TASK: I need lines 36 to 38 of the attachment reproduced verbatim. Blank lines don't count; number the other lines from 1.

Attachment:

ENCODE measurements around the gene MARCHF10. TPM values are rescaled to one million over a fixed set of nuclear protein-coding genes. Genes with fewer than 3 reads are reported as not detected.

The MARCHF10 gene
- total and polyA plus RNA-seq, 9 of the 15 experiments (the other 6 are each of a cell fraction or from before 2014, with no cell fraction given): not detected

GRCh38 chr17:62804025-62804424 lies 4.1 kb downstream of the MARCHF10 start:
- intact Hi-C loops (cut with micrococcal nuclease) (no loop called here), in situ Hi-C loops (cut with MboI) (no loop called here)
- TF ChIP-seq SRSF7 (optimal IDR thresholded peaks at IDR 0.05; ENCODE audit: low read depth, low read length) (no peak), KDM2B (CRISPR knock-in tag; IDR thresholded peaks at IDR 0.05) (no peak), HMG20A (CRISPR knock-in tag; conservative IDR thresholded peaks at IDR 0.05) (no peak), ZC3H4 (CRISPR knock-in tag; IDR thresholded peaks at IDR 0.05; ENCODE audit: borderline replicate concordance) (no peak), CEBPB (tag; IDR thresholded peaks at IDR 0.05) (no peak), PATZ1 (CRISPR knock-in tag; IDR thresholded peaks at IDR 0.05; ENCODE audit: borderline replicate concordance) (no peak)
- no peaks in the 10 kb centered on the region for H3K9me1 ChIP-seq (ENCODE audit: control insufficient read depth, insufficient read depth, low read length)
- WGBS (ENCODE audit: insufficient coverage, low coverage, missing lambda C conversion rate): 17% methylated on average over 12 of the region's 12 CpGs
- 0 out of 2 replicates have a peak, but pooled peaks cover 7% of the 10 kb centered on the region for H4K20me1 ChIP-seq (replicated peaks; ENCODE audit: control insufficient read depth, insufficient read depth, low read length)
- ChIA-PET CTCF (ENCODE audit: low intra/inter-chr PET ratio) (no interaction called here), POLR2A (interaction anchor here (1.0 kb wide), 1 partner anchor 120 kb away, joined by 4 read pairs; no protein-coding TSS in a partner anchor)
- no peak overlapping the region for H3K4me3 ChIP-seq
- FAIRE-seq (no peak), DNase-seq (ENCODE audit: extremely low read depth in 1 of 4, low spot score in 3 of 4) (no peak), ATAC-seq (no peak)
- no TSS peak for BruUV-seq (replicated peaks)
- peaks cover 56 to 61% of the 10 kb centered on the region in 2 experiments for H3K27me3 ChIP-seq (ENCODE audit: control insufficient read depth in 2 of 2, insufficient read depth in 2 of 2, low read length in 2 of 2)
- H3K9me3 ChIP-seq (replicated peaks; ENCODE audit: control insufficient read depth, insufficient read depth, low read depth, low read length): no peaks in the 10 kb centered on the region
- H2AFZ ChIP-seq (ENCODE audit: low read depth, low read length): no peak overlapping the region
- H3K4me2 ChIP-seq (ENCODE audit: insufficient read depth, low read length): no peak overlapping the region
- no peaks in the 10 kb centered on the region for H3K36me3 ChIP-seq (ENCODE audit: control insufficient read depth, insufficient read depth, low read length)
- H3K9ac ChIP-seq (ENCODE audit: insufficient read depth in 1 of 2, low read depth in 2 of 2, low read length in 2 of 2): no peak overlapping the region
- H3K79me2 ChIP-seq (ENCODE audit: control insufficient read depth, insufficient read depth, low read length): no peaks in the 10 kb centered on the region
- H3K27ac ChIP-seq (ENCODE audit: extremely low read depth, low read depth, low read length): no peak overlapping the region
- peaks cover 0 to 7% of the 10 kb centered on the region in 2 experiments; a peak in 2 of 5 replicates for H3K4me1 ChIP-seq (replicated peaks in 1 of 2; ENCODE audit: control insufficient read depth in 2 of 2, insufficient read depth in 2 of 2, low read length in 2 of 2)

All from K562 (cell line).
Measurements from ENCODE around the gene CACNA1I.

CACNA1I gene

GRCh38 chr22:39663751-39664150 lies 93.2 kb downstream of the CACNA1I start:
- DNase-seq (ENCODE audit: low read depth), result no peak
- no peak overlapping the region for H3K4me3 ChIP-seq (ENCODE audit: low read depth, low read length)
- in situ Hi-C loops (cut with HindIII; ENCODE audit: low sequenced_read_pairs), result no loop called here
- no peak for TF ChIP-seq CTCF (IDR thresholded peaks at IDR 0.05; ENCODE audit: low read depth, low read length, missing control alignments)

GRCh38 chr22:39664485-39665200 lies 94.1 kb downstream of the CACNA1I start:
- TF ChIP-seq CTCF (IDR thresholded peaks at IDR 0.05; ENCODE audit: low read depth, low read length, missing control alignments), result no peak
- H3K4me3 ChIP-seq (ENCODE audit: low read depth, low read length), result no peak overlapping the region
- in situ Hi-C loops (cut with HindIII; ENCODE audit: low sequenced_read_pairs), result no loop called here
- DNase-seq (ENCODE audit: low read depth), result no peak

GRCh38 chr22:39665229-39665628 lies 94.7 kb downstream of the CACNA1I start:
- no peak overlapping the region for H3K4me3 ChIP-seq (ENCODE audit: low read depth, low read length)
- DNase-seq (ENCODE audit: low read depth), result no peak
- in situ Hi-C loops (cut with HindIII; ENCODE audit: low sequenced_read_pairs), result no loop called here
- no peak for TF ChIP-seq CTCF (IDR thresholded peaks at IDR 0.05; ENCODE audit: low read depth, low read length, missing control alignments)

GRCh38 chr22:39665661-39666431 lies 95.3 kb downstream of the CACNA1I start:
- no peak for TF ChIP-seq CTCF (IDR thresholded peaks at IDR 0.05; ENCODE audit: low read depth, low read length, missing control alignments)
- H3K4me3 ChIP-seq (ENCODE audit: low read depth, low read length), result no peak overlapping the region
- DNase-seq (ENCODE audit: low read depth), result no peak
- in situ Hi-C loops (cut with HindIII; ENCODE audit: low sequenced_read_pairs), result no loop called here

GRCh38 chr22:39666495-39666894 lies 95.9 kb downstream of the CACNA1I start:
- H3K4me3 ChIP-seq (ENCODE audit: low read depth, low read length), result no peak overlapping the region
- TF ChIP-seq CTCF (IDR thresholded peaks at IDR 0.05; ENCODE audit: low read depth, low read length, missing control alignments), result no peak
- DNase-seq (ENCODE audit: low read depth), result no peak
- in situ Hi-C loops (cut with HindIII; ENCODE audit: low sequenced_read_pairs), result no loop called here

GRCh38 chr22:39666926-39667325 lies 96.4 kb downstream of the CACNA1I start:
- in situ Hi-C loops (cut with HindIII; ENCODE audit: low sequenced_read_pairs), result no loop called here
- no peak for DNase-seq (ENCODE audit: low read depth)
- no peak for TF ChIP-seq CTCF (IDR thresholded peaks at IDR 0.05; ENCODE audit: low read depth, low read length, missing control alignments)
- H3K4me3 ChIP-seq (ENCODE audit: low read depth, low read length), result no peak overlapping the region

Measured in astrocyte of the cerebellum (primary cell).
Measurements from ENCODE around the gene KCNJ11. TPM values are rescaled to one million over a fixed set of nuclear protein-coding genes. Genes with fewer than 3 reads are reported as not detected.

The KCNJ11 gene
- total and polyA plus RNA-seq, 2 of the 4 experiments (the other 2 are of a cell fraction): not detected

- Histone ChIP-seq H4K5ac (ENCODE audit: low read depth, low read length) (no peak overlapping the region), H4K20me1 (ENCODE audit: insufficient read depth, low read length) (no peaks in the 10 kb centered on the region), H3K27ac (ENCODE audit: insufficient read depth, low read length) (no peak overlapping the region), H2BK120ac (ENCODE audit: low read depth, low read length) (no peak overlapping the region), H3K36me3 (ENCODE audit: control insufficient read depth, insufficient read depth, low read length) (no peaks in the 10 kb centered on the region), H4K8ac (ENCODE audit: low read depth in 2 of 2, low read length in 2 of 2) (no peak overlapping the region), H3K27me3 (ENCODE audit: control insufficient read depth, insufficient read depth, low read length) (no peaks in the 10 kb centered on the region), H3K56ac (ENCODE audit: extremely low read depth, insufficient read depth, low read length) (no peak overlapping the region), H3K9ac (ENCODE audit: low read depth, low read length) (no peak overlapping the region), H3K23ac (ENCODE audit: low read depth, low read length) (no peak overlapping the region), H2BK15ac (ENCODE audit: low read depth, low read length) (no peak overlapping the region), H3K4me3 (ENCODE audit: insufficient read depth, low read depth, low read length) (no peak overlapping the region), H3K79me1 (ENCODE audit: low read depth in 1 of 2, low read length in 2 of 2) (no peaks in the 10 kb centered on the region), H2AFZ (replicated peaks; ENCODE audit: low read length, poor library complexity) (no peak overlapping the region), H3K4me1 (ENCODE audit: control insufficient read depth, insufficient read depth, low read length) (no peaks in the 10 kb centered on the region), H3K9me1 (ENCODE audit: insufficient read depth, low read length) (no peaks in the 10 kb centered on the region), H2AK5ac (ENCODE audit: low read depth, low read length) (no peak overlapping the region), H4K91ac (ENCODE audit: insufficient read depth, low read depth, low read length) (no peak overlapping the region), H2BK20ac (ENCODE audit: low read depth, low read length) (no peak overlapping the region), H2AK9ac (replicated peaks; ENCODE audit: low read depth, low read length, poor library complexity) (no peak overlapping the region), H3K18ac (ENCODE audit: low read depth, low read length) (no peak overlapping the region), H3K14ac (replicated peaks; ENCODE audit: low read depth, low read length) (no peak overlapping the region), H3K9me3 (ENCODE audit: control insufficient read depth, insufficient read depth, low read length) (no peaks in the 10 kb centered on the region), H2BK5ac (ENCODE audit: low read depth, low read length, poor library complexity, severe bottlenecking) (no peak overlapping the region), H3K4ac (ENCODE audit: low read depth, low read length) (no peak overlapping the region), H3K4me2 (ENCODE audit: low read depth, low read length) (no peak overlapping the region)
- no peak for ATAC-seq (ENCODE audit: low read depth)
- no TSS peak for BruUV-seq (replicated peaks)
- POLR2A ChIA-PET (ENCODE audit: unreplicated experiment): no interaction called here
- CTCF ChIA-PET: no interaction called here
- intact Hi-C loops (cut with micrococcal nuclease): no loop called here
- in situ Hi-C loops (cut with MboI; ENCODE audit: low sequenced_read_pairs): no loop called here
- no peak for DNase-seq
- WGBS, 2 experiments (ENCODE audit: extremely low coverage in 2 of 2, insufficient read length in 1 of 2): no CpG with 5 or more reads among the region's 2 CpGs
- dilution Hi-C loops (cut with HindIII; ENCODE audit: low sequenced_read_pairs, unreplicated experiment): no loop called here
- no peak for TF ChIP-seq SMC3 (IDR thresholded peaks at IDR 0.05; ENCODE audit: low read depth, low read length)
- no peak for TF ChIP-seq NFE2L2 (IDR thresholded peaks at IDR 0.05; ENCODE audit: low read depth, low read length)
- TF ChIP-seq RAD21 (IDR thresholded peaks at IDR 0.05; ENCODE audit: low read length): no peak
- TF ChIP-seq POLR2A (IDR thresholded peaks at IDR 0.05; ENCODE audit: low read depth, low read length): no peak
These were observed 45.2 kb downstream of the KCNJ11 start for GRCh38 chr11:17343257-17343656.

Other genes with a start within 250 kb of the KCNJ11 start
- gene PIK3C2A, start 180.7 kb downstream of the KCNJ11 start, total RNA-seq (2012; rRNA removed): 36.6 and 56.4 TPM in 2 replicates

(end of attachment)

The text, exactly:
GRCh38 chr22:39665229-39665628 lies 94.7 kb downstream of the CACNA1I start:
- no peak overlapping the region for H3K4me3 ChIP-seq (ENCODE audit: low read depth, low read length)
- DNase-seq (ENCODE audit: low read depth), result no peak